Missouri Supreme Court issues two new discrimination decisions

March 4, 2019

The Missouri Supreme Court issued two decisions on February 26, 2019, relating to sex or gender discrimination claims brought under the Missouri Human Rights Act (MHRA).   In Lampley v. Missouri Commission on Human Rights, SC 96828, the Court held that a gay man’s claim that he was discriminated against for failing to display “stereotypical” male behaviors is included within the Act’s prohibition on sex discrimination.

The Court held that a second plaintiff could bring a MHRA claim based on discrimination and harassment she suffered due to her association with the first plaintiff.

The case expressly does not decide whether discrimination based on sexual orientation is prohibited under the law, but instead found that the plaintiff’s claim was based on “sexual stereotyping.” The Court found that, because sexual stereotyping was one way in which a plaintiff could prove sex discrimination, the MCHR should not have administratively closed his complaint without giving him right to sue letter.

In R.M.A. v. Blue Springs School Dist., SC96683, the Court considered a transgender student’s claim that the school district, a “place of public accommodation,” discriminated against him by failing to provide him with access to locker rooms and a restroom that match his gender identity.  The Court finds that the student stated a claim for gender discrimination under the liberal standard required to overcome a motion to dismiss, in which all of the plaintiff’s allegations are taken as true.  This is because public schools are considered “places of public accommodation” which have to make their facilities equally available to students without regard to protected categories like gender, race, and disability, and because the plaintiff alleges that he was discriminated against because of his sex, male.  The case does not discuss what level of proof would be required on this issue at trial.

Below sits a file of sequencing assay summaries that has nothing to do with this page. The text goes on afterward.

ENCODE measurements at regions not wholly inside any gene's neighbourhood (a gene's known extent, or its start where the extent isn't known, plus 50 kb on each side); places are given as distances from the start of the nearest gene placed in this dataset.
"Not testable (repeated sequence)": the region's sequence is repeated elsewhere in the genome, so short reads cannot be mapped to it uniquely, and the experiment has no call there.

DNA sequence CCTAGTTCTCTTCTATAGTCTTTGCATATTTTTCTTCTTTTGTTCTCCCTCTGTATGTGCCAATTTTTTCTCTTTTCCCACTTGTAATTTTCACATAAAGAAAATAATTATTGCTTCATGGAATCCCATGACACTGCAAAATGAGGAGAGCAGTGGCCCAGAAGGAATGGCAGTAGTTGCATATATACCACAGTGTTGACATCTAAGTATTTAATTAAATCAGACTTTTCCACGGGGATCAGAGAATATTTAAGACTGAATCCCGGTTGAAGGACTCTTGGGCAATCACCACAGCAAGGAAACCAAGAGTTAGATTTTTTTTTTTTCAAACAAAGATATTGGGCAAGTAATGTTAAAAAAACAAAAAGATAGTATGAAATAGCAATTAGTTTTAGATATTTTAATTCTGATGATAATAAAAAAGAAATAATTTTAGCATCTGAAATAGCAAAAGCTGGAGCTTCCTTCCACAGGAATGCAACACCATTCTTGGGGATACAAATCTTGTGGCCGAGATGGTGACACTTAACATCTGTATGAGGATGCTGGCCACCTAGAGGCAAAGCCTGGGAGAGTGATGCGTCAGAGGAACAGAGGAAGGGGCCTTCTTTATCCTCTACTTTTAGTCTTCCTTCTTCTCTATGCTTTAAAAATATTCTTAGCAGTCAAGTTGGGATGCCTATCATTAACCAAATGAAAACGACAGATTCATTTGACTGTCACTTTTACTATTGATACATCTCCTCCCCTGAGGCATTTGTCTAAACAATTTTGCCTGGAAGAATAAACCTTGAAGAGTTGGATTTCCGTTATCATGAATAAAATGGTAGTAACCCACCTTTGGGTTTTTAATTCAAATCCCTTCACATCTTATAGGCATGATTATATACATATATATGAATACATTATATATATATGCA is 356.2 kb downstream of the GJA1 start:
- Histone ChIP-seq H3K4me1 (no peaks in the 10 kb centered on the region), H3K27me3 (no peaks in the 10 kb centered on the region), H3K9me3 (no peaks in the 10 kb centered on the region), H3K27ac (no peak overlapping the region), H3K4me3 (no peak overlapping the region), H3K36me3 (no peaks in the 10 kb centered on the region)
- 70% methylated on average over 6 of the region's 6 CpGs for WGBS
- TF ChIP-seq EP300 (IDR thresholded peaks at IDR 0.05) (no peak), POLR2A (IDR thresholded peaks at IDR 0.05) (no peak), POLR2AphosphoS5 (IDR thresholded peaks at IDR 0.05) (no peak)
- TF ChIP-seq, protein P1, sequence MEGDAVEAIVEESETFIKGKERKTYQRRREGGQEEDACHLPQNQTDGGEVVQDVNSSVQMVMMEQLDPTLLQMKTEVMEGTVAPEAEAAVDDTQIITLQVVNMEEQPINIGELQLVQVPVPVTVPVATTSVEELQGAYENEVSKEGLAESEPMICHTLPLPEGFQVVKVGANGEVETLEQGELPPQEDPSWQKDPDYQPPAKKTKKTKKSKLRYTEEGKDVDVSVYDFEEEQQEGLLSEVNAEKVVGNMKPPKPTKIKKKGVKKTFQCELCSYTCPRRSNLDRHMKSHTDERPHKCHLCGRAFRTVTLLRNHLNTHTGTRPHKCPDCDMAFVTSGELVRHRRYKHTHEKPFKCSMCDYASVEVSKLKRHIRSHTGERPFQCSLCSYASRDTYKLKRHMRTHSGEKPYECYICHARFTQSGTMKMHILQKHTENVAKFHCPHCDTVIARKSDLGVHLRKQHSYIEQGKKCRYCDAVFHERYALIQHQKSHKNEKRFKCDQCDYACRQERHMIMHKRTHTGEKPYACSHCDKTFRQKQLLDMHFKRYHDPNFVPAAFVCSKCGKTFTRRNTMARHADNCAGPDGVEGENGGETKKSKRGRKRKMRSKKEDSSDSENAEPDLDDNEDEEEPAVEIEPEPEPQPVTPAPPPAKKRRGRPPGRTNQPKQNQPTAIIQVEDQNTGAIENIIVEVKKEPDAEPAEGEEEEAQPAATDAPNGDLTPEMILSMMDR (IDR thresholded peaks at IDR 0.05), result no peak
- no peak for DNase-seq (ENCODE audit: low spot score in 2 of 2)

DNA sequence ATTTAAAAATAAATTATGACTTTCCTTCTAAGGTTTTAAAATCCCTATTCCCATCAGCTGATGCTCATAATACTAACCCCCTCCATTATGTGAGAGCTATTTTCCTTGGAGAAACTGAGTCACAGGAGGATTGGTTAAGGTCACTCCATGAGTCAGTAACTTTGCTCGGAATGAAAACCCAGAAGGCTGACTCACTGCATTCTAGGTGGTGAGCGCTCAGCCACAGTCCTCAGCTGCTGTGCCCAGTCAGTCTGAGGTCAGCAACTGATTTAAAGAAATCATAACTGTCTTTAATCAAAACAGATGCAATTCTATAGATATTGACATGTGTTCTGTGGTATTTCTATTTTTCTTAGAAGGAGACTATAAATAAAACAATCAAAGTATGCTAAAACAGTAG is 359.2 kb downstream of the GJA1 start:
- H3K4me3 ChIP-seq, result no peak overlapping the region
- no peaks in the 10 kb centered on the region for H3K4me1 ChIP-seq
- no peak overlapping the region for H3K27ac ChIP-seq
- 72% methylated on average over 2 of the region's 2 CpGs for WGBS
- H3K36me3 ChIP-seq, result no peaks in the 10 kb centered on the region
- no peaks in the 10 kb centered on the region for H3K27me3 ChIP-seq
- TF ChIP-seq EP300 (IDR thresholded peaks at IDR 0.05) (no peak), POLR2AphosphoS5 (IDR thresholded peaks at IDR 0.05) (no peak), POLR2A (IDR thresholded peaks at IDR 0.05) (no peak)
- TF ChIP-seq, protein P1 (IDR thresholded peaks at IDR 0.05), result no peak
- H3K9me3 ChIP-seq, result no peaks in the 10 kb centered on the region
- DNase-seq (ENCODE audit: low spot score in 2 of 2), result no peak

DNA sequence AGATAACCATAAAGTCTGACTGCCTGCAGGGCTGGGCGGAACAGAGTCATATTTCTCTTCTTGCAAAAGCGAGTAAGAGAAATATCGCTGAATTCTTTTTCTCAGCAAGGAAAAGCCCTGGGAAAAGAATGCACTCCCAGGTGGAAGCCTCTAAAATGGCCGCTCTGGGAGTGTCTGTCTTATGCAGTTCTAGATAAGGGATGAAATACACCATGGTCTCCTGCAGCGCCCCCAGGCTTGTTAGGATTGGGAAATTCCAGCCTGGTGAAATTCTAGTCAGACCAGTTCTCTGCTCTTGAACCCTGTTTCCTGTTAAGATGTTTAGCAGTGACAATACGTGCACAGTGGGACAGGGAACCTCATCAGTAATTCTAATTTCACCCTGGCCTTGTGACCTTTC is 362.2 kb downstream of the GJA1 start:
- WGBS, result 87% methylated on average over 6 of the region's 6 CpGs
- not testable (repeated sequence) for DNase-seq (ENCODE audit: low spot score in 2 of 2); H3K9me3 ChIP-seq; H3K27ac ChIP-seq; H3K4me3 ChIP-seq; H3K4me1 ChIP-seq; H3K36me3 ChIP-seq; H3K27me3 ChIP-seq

Discrimination cases continue to be some of the most heavily disputed cases in the law. Employment law generally, and discrimination claims in particular, continues to be a dynamic and rapidly-changing area of the law. It is essential to obtain legal advice as soon as possible if you think that you might have a discrimination claim or if such a claim is filed against you.

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